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Centre de recherche
Monday, October 5 2015
Press release

Initiative to prevent misuse of psychoactive substances from the preteen years through adulthood

MONTREAL, October 5, 2015 Patricia Conrod and Benoît Mâsse, researchers at CHU Sainte-Justine and professors at Université de Montréal, will be instrumental for the execution of the Canadian Research Initiative on Substance Misuse (CRISM) announced by the Canadian Institutes of Health Research (CIHR) on May 1, 2015. Supported by a $7.2 million from the CIHR over a 5-year period, the national initiative aims to translate scientific knowledge into new methods for prevention and treatment of substance misuse.

Intervention and prevention of addiction are crucial priorities which are complex to address. For them to be effective, they require that evidence-based approaches be used with a proper understanding of the biological, psychological and social factors involved, considering the major impact of social and cultural environments. Within the scope of the CRISM Quebec-Maritimes cluster, Patricia Conrod will be leading the design of research protocols, while Benoît Mâsse will be providing methodological expertise.

The role that Patricia Conrod will be playing for the cluster – including for the first projects of the CRISM initiative – is unique in that the research work she carries in Canada will promote a continuum of prevention in the most at risk individuals from their preteen years through adulthood, stretching from pediatric CHU Sainte-Justine all the way to adult CHUM university hospital centers. In addition, Conrod is co-developer of the North American ENIGMA Addiction Working Group, which seeks to understand the biological causes and consequences of a variety of addictions. She is also among the designers of the Preventure prevention program, a psychosocial intervention focused on empowering young people for them to gain the ability to manage their behavior and achieve their life goals – through the integration of psycho-educational approaches and both motivational and cognitive-behavioral therapies.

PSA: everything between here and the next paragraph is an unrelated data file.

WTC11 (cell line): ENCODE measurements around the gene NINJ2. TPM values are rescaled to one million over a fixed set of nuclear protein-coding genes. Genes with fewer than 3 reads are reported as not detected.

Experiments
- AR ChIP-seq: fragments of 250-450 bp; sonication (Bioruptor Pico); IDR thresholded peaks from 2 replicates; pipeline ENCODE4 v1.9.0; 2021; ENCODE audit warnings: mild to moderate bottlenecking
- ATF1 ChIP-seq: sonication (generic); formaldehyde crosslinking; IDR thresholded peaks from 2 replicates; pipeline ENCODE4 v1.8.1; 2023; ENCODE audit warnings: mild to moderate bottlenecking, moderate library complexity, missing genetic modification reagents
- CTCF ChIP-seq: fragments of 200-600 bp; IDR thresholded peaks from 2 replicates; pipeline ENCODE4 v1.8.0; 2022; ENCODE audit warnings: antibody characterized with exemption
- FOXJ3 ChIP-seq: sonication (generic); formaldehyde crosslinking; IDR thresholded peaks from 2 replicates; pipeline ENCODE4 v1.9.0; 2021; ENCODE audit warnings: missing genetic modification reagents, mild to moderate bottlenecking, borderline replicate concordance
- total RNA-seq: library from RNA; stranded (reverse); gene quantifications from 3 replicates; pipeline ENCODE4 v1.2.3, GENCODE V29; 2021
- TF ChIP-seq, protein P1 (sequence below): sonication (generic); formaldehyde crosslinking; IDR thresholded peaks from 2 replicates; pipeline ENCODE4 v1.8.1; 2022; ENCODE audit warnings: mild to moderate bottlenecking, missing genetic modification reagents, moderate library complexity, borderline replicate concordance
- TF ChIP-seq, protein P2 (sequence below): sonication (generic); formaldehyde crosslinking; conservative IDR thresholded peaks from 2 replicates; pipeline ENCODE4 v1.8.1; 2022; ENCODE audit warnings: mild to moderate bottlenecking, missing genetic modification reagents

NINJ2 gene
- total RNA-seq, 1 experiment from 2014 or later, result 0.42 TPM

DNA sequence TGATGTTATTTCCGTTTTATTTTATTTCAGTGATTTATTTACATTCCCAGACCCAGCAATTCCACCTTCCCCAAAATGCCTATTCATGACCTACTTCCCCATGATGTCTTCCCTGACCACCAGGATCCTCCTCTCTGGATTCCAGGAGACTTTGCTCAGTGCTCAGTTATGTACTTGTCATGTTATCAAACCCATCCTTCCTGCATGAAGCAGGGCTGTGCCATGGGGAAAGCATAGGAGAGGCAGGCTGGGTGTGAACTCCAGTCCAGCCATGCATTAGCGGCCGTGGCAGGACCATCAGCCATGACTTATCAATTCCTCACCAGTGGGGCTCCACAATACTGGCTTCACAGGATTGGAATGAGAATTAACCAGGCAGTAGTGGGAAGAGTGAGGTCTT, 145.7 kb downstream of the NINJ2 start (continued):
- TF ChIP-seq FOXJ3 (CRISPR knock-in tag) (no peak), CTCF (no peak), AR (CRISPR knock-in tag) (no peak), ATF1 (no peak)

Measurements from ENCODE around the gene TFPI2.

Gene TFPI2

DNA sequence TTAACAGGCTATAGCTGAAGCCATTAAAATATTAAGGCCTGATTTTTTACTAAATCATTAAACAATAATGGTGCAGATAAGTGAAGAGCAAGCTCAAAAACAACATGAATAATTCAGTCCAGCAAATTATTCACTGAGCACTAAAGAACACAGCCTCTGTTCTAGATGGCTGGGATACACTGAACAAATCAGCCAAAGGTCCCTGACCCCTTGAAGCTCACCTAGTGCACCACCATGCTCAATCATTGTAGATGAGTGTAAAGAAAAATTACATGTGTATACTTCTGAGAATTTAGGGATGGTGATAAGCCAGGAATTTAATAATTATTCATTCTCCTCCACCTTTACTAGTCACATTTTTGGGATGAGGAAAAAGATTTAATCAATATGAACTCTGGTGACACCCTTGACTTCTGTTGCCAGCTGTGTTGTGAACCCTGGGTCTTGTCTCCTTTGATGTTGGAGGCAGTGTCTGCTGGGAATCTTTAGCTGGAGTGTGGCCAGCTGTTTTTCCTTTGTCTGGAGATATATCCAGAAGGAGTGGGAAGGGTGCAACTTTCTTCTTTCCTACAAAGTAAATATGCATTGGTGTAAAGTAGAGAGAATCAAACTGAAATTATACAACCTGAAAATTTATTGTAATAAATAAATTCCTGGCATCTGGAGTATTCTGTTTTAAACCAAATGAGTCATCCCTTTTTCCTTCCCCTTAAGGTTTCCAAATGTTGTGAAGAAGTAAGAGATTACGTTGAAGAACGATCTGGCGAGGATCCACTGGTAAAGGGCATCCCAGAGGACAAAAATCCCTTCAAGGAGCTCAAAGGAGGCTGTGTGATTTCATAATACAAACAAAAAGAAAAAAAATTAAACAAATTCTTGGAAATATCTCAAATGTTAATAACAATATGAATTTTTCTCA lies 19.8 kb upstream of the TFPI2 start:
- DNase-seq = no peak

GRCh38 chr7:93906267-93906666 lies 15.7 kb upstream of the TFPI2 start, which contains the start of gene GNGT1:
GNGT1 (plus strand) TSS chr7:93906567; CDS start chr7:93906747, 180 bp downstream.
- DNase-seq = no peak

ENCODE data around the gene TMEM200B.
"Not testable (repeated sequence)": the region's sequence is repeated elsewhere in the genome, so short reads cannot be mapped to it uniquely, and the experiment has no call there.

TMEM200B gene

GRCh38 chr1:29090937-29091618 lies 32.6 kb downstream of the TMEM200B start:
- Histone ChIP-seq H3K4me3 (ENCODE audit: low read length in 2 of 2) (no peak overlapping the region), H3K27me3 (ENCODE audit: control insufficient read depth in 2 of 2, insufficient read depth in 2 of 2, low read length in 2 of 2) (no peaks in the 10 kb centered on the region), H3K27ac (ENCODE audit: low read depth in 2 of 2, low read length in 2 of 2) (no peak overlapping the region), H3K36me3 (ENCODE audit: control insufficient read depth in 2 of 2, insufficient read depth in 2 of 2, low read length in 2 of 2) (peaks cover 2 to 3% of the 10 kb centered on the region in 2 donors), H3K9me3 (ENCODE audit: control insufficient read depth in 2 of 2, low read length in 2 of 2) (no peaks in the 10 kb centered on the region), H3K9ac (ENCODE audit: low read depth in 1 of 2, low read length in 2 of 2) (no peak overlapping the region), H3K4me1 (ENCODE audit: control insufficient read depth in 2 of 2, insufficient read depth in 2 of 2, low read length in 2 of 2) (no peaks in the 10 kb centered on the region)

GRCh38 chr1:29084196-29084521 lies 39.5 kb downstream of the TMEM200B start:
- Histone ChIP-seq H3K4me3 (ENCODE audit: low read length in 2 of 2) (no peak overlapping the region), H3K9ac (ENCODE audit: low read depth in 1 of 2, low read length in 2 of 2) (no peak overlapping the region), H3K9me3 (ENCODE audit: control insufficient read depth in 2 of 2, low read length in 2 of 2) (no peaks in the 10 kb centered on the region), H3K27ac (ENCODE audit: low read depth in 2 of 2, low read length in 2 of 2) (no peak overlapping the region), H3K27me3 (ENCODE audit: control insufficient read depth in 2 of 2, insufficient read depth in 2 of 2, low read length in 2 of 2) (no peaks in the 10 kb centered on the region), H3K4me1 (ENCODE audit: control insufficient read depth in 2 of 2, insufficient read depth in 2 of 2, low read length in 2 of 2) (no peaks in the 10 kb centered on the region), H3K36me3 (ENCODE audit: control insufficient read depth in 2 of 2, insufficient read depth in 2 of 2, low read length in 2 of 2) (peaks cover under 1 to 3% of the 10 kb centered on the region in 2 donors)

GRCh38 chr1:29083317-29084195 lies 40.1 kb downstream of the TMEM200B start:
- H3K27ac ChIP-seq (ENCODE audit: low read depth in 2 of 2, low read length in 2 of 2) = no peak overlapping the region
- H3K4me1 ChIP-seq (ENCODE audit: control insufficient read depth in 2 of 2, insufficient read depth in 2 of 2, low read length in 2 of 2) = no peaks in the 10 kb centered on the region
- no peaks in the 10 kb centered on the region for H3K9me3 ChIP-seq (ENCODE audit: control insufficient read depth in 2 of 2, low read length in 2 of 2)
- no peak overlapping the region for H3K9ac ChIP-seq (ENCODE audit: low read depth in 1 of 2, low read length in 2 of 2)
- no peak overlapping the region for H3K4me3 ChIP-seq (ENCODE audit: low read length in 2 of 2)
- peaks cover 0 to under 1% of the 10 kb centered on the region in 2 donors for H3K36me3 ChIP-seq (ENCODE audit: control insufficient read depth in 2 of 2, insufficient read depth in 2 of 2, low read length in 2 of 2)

In his capacity of head of the CHU Sainte-Justine clinical research unit, Benoît Mâsse will be contributing his expertise in biostatistics and novel data capture and management platforms. The unit was recommended by auditors on the basis of its track-record of infrastructure implementation that enables the design and execution of large multi-center studies, in addition to the unit’s demonstrated strengths in data management. Mâsse is also associate director of one of the SUPPORT Units of the Quebec Strategy for Patient-oriented Research (SPOR-Quebec).

Substance dependence – including the misuse of opioid pain killers, cannabis, cocaine, alcohol and other drugs – is a major health issue in Canada, exacting an enormous toll in terms of social disintegration, health care costs, disease burden, poor quality of life, unemployment and crime. In Canada, 700,000 people suffer from substance use disorder. In Quebec, 9% of high school students are using cannabis at least once a week and 5% abuse it, according to the latest report from the Institut de la statistique du Québec. The CRISM was developed by the CIHR in collaboration with the Canadian National Anti-Drug Strategy.

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About CHU Sainte-Justine Research Center

CHU Sainte-Justine Research Center is a leading mother-child research institution affiliated with Université de Montréal. It brings together more than 200 research investigators, including over 90 clinician-scientists, as well as 360 graduate and postgraduate students focused on finding innovative prevention means, faster and less invasive treatments, as well as personalized approaches to medicine. The Center is part of CHU Sainte-Justine, which is the largest mother-child center in Canada and second most important pediatric center in North America. More on research.chusj.org

CHU Sainte-Justine

Communications, CHU Sainte-Justine Research Center


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